Sen. Marco Rubio, R-Fla., asked if because ByteDance owns TikTok’s algorithm, regardless of where TikTok’s user data is stored, the Chinese government could ask ByteDance for the U.S. user data used to make the algorithm work, to which Wray said, “That’s my understanding.”

Remember that golden share and ByteDance board member Wu Shugang referenced above? Here’s one way that influences CCP access to U.S. user information:

Chinese national security laws require that all Chinese companies, including ByteDance, acquiesce to Beijing’s demands for intelligence, in effect blurring the lines between China’s so-called private sector and state surveillance. The Chinese government doesn’t just influence ByteDance from the intelligence shadows either; it has a seat on ByteDance’s board, which provides the Chinese government with direct influence over corporate decisions and, consequently, access to U.S. user information.


It’s Not Hypothetical

In 2022 BuzzFeed News published an expose “revealing that China-based ByteDance employees had repeatedly accessed U.S. user data, based on more than 80 hours of audio recordings of internal TikTok meetings.” According to Emily Baker-White, the investigative journalist, the recordings contain “nine statements by eight different employees describe situations where US employees had to turn to their colleagues in China to determine how US user data was flowing. US staff did not have permission or knowledge of how to access the data on their own.” 

Read that last sentence again. Obviously, that is a big problem and contrary to what TikTok executives have testified to on Capitol Hill.

After that story published, China-based ByteDance employees improperly accessed Baker-White’s TikTok user data to obtain her IP address and tracked her and other U.S. journalists covering the company in an attempt to find out who their sources were. When called out on it ByteDance/TikTok executives lied about their monitoring capabilities; they were forced to admit the surveillance occurred when Baker-White published a leaked internal email about it.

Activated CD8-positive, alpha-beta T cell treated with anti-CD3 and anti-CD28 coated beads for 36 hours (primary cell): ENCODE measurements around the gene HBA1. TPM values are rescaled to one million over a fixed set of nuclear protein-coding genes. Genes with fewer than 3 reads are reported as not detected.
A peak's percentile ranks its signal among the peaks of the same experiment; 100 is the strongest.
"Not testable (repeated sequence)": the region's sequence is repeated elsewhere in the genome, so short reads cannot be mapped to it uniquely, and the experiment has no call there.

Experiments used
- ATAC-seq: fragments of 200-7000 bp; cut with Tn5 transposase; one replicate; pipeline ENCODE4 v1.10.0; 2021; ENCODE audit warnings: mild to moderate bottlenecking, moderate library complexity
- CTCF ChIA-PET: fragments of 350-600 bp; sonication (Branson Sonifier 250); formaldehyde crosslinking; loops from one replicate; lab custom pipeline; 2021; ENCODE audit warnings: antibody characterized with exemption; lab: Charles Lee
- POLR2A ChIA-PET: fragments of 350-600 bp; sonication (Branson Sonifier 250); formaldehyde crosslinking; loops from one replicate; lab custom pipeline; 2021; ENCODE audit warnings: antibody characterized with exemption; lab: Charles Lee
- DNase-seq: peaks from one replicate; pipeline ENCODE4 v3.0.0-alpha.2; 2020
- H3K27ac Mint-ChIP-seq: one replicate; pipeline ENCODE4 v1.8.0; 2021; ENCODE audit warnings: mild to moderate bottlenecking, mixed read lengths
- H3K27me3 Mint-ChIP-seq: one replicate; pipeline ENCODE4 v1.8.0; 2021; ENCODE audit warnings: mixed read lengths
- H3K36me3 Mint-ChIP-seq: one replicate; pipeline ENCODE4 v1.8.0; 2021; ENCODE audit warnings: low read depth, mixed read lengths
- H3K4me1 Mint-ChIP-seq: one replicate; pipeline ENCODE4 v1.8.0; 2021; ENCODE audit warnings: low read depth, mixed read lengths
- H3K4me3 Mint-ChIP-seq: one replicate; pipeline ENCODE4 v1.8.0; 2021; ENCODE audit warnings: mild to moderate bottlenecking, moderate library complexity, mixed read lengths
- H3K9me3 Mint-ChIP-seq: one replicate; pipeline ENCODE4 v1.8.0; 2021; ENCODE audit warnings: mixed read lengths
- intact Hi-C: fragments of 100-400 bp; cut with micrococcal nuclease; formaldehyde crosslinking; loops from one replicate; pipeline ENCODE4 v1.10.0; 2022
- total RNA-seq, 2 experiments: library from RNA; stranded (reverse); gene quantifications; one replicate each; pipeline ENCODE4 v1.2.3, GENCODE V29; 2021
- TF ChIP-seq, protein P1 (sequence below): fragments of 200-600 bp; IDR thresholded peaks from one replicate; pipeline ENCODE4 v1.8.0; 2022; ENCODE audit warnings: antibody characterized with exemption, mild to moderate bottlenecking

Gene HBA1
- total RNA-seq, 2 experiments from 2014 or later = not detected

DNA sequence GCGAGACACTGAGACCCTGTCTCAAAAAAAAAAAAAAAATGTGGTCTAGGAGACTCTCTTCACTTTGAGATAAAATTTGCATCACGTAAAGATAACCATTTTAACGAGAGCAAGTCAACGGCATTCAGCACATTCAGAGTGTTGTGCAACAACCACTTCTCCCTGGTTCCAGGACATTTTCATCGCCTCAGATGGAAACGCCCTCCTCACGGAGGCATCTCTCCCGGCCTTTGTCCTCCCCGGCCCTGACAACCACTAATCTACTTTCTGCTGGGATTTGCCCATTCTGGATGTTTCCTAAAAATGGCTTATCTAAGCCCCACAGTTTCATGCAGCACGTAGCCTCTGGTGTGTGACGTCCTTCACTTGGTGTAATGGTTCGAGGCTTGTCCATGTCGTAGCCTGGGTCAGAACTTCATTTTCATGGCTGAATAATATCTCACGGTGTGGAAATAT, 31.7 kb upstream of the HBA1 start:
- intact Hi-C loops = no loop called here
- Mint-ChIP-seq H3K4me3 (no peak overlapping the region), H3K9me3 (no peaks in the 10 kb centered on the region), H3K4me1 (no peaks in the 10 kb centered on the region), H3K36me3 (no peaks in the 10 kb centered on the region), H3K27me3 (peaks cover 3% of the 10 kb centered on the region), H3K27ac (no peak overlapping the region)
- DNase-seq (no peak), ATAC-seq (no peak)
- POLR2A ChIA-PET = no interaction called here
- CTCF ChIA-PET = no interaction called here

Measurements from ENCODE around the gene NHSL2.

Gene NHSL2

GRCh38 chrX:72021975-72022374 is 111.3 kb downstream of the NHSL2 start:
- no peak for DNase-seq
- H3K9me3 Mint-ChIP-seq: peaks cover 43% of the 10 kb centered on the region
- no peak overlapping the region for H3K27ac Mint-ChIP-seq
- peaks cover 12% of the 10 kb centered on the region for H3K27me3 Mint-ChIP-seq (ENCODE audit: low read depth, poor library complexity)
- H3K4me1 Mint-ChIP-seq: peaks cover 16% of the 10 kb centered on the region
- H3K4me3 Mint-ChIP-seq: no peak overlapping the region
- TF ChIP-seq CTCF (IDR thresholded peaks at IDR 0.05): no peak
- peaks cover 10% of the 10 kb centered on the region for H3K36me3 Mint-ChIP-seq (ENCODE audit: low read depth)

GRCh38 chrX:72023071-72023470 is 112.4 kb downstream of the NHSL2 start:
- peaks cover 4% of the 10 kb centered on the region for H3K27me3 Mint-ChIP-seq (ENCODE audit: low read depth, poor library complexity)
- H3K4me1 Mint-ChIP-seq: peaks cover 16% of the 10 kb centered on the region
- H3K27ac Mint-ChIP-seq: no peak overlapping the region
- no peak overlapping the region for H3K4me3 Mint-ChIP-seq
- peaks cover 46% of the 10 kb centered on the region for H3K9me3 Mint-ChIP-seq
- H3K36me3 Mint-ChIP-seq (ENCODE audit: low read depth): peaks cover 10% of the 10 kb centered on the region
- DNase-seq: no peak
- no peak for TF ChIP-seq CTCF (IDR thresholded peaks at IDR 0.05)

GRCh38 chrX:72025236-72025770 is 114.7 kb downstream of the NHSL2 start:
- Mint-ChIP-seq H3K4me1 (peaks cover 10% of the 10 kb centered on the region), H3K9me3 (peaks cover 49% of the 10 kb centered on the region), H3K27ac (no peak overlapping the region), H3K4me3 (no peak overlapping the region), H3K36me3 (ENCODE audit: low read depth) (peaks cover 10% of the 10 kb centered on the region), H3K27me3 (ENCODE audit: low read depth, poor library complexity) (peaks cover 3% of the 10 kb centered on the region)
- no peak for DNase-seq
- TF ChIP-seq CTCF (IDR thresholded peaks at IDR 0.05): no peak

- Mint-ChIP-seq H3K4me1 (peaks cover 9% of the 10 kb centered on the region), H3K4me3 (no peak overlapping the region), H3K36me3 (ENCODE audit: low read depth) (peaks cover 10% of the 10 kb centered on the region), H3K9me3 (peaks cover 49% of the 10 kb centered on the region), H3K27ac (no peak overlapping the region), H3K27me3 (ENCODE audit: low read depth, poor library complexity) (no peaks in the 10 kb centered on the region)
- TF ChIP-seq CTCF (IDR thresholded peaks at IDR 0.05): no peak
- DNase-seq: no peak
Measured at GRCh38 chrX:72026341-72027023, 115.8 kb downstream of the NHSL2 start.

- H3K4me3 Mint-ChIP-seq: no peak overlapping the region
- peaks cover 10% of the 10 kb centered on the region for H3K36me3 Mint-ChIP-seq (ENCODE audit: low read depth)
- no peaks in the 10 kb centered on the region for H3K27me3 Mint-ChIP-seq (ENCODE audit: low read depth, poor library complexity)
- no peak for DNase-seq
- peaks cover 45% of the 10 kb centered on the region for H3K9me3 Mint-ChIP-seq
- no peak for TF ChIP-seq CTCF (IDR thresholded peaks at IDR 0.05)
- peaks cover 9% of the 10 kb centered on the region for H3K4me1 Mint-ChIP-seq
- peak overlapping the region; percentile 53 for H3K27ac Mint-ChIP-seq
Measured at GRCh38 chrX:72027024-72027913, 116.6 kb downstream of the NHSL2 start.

ByteDance chief executive Rubo Liang, the direct manager of Song Ye, said he was “deeply disappointed” in an internal email published by Forbes, where Baker-White now works. “The public trust that we have spent huge efforts building is going to be significantly undermined by the misconduct of a few individuals … I believe this situation will serve as a lesson to us al

ByteDance and TikTok had initially issued categorical denials of the allegations when they were first reported. The company claimed it “could not monitor US users in the way the article suggested”, and added that TikTok had never been used to “target” any “members of the US government, activists, public figures or journalists”. Those claims are now acknowledged to be false.


A US Department of Justice investigation into this incident was announced in March 2023, but no findings have been released.

Obviously, this app is a Trojan horse. 

So, I don’t understand why big names who have big conservative followings are on the app – giving all of their data to a hostile foreign government. 

For example, here’s a list of the top-followed country artists on TikTok:

NASCAR’s a pretty big deal over at TikTok as well. While the follower numbers are much smaller than those for country music artists, NASCAR itself has 2.2 million followers, Hendrick Motorsports has 120,000, and Joe Gibbs Racing has 869,000. As far as individual drivers, Denny Hamlin has nearly 100,000 followers, Kyle Larson has 65,000, Chase Elliott has 73,000, and Bubba Wallace has 21,500. To his credit, while NASCAR Hall of Fame driver Dale Earnhardt Jr. has an account (with 36,500 followers), he hasn’t posted anything on it. (He likely only opened the account to prevent the username from falling into the hands of impostors.)

Even though I haven’t downloaded the app onto any of my devices, I have viewed TikTok videos on other platforms. I understand the draw, and I understand the utility. I don’t think it should be banned, because I believe that the U.S. government does the same thing with apps like Twitter, Instagram, and Facebook, but they mainly target our own citizens, and Congress needs to address that before thinking about a ban on TikTok. However, TikTok is simply something conservatives shouldn’t use and shouldn’t support using unless and until there is zero connection with China.